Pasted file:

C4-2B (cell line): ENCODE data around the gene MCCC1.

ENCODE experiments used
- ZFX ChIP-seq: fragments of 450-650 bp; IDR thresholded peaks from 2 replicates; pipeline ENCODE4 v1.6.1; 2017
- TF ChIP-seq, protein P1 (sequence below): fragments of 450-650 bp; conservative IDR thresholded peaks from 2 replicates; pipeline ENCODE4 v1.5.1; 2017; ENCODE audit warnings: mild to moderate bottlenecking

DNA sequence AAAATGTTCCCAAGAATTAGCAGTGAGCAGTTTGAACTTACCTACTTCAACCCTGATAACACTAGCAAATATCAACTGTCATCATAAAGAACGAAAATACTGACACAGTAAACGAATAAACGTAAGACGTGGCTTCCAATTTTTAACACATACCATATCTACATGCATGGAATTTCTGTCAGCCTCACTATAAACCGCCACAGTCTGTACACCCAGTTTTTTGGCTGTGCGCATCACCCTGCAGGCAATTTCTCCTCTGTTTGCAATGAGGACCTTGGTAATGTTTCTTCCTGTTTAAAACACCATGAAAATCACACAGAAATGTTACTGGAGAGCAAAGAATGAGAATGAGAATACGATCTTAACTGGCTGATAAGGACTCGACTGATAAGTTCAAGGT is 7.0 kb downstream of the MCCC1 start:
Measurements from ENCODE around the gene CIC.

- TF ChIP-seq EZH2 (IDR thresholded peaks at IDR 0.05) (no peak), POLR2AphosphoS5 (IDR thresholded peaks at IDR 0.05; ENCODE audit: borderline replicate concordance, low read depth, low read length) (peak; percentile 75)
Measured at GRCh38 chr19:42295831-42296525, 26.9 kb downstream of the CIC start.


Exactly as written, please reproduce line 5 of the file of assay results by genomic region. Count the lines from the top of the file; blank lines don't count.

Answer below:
DNA sequence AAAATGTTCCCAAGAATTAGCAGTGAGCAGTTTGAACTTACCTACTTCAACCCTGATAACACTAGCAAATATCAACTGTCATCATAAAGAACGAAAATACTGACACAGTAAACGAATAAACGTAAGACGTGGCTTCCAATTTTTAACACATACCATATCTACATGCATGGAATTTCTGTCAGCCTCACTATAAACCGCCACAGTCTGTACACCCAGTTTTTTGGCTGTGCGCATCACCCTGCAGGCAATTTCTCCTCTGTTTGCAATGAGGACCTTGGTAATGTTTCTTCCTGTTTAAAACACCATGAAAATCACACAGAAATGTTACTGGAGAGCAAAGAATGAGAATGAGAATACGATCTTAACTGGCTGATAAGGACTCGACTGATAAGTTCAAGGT is 7.0 kb downstream of the MCCC1 start: